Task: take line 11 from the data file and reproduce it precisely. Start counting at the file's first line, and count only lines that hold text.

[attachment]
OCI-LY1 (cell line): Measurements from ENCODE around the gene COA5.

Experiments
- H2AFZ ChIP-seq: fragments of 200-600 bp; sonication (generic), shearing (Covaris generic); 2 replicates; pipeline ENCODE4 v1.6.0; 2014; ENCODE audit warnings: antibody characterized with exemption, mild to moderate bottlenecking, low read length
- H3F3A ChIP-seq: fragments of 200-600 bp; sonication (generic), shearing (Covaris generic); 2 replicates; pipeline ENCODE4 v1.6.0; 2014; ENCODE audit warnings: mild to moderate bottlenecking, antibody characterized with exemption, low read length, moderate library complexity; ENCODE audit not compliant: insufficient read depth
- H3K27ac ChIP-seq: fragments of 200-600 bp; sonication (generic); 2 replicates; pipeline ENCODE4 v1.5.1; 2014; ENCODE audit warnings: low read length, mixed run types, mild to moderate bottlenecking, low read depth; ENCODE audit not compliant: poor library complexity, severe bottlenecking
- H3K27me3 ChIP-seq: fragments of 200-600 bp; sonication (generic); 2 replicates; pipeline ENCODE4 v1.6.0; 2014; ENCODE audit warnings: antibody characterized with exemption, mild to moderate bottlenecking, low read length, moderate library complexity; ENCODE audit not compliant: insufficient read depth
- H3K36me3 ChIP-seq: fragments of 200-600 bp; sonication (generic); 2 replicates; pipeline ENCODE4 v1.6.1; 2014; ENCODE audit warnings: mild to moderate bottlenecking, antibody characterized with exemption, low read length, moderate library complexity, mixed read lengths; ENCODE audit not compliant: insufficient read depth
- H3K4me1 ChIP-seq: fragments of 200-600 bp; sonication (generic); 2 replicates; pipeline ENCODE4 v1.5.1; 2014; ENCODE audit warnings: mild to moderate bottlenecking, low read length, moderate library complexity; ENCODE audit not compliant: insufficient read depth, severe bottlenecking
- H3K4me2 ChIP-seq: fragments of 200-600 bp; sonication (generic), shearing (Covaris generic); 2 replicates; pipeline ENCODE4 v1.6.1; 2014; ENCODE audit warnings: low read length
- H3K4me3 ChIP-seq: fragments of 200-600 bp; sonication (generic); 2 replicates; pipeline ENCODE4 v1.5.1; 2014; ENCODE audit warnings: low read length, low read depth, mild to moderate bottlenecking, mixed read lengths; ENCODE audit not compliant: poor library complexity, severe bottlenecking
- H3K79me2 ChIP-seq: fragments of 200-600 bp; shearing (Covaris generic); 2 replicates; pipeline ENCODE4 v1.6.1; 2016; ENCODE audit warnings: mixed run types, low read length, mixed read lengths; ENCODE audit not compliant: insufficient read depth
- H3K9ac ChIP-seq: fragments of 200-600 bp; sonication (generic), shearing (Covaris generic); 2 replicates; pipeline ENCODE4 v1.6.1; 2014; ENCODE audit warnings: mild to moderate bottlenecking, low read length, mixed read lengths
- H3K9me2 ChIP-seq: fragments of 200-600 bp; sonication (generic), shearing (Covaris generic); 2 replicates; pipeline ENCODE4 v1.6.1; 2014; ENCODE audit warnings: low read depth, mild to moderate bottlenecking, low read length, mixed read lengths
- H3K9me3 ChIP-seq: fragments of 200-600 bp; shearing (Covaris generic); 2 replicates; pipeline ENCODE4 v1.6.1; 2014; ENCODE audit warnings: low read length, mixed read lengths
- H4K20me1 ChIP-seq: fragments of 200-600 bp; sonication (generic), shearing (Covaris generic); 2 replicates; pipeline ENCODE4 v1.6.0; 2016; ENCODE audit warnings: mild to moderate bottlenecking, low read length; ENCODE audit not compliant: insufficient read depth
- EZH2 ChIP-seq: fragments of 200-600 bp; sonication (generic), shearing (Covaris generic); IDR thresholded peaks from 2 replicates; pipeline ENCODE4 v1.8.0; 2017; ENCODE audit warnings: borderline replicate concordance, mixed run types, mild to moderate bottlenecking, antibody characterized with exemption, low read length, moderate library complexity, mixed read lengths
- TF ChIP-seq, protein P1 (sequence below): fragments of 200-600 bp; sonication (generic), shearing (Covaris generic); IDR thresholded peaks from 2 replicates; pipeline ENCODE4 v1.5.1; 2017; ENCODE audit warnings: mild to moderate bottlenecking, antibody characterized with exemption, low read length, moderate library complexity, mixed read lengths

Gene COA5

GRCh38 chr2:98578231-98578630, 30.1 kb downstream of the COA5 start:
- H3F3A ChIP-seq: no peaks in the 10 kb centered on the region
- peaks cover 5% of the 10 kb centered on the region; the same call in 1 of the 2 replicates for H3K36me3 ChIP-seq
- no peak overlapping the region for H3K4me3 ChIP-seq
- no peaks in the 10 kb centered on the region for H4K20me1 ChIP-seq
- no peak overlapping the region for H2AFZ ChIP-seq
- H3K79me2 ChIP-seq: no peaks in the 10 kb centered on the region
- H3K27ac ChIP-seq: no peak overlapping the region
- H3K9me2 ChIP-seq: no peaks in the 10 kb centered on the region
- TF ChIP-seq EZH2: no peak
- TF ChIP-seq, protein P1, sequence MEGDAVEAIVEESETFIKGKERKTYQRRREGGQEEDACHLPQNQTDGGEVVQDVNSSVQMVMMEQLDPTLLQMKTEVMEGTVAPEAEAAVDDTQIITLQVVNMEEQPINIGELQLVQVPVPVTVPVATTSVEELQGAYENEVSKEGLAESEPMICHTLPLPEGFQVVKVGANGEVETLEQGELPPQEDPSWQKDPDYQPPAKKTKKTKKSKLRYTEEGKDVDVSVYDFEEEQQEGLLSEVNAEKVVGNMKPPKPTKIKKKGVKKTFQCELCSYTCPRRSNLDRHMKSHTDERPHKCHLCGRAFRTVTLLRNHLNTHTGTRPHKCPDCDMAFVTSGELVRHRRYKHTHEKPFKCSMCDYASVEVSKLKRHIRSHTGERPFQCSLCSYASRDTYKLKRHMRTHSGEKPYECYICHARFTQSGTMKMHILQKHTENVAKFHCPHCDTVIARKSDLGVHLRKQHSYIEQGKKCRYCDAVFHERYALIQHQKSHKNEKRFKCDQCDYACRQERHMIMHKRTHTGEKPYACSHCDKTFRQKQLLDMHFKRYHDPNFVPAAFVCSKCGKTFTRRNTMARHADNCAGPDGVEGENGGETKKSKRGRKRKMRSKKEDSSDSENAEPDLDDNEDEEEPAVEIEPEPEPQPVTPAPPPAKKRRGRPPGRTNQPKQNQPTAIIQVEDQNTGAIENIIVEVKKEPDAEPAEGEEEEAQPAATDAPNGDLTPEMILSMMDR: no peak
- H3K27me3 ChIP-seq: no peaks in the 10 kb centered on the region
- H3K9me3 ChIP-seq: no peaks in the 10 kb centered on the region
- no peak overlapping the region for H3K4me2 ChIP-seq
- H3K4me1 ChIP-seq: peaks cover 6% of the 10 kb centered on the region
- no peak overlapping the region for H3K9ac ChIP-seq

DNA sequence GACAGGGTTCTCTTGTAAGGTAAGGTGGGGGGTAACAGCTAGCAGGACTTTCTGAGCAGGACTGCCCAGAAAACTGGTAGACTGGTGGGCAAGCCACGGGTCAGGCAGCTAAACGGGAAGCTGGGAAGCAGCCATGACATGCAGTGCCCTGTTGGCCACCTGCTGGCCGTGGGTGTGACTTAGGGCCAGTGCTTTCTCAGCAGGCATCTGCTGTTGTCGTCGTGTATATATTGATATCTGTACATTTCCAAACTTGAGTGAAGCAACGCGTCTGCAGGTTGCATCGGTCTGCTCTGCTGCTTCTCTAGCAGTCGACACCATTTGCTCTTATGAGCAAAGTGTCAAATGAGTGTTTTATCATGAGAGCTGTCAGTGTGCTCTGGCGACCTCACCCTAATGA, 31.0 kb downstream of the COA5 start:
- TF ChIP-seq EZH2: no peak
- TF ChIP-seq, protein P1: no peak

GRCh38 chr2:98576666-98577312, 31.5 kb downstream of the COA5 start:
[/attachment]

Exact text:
- H3K79me2 ChIP-seq: fragments of 200-600 bp; shearing (Covaris generic); 2 replicates; pipeline ENCODE4 v1.6.1; 2016; ENCODE audit warnings: mixed run types, low read length, mixed read lengths; ENCODE audit not compliant: insufficient read depth